Condition 5: A space object may have economic value to a launching state.

This condition requires the launching state to consider whether the space object in question has a continuing economic value. Despite the fact that the space object in question meets the conditions of space debris, does the space object have a present or future economic value that would preclude its express abandonment?

For example, a defunct intelligence gathering satellite running low on propellant is retired even though its systems continue to function. Should this space object be expressly abandoned as space debris because it can longer perform its function? Intelligence gathering satellites have significant price tags attached to their construction and represent significant economic investment. It could be argued that, even though such a space object would qualify as space debris, it shouldn’t be expressly abandoned given that future refueling technologies may allow the space object to be replenished allowing it to reenter service.

On the other hand, the launching state may determine that economic value of refueling the space object would be greater than simply replacing it with a new satellite. In that case, given that the space object cannot continue its original function the launching state may classify the space object as space debris and expressly abandon the object.

Condition 6: A space object may have historical value to the launching state.

In some cases, a space object that meets one or more of the conditions above might have historical value, prompting the launching state to retain ownership. Examples include the aforementioned lunar decent modules at the Apollo landing sites on the Moon.

Arguably, the decent modules at the Apollo landing sites meet several of the criteria of found in this definition of space debris: they are space objects, whose original function no longer exists, residing on the Moon, and they have little or no economic value to the launching state. While these conditions would argue in favor of classifying the objects as space debris and hence express abandonment, the fact that these space objects represent a significant period within the history of the launching state would be an additional factor that would weigh in favor of the launching state retaining ownership.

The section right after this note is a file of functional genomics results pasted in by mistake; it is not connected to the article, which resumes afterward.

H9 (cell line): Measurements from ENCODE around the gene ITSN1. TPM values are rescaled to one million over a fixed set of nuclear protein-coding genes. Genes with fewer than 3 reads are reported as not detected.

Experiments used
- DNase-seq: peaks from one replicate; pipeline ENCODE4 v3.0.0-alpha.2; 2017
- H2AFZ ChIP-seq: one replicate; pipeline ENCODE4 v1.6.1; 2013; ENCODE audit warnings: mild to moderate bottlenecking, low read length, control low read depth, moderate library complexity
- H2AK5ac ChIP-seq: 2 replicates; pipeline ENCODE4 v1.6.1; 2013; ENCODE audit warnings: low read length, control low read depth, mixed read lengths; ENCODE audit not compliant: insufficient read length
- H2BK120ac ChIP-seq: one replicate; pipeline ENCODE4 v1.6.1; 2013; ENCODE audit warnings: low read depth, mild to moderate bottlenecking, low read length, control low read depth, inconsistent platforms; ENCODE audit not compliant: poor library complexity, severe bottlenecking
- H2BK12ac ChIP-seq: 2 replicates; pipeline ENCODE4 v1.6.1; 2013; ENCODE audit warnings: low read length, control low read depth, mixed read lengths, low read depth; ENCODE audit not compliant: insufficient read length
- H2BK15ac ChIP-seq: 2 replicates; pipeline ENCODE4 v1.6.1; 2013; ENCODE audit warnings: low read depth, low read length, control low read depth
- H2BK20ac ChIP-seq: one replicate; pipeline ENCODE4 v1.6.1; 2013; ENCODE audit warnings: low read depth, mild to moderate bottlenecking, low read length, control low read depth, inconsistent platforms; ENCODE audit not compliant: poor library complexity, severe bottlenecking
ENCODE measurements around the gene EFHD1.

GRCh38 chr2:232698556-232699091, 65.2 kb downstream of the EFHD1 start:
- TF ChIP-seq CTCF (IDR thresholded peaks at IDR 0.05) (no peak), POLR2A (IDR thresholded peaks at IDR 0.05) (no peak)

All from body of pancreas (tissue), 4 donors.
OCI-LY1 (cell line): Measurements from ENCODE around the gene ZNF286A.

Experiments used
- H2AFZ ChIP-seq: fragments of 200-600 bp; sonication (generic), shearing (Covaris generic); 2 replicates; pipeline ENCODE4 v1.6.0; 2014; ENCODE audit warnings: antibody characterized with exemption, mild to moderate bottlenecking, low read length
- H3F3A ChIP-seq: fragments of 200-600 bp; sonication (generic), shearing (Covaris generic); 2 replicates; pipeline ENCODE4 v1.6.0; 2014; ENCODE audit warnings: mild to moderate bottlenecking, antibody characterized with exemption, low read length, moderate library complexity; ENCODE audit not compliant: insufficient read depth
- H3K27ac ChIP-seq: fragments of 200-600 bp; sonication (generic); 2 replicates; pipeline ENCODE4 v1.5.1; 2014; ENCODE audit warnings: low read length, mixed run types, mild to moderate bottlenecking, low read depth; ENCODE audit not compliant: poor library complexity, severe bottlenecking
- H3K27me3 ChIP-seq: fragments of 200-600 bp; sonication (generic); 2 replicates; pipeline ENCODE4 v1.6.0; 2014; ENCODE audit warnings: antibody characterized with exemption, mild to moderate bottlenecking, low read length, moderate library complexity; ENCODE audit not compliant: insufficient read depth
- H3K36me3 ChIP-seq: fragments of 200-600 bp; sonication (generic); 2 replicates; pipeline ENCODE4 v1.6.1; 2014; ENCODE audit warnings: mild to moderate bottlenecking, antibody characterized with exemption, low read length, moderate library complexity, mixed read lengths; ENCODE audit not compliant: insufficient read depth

The historical significance of a space object is subjective, though, and would depend on whether the launching state believes the object’s historical value abrogates other conditions that would favor express abandonment. For example, Kosmos 359, a Venus lander launched on August 22, 1970, failed to leave orbit and remains in an elliptical Earth orbit. Several of the conditions noted above would weigh in classifying the space object as space debris and argue in favor of express abandonment. However, the launching state could argue that the space object possesses historical value and therefore decide to retain ownership.

More so, the emerging field of space archeology looks upon space objects that would otherwise be classified as space debris as historical artifacts. Such a viewpoint might preclude express abandonment at least until the space objects in question were properly photographed and catalogued.

Condition 7: A space object may have continued national security value to a launching state.

The final and perhaps most contentious condition for the classification of space debris is the national security value that a space object may have to the launching state. Like the condition of historical value, the national security value of a space object could shift an analysis that would otherwise classify a space object as space debris and a candidate for express abandonment.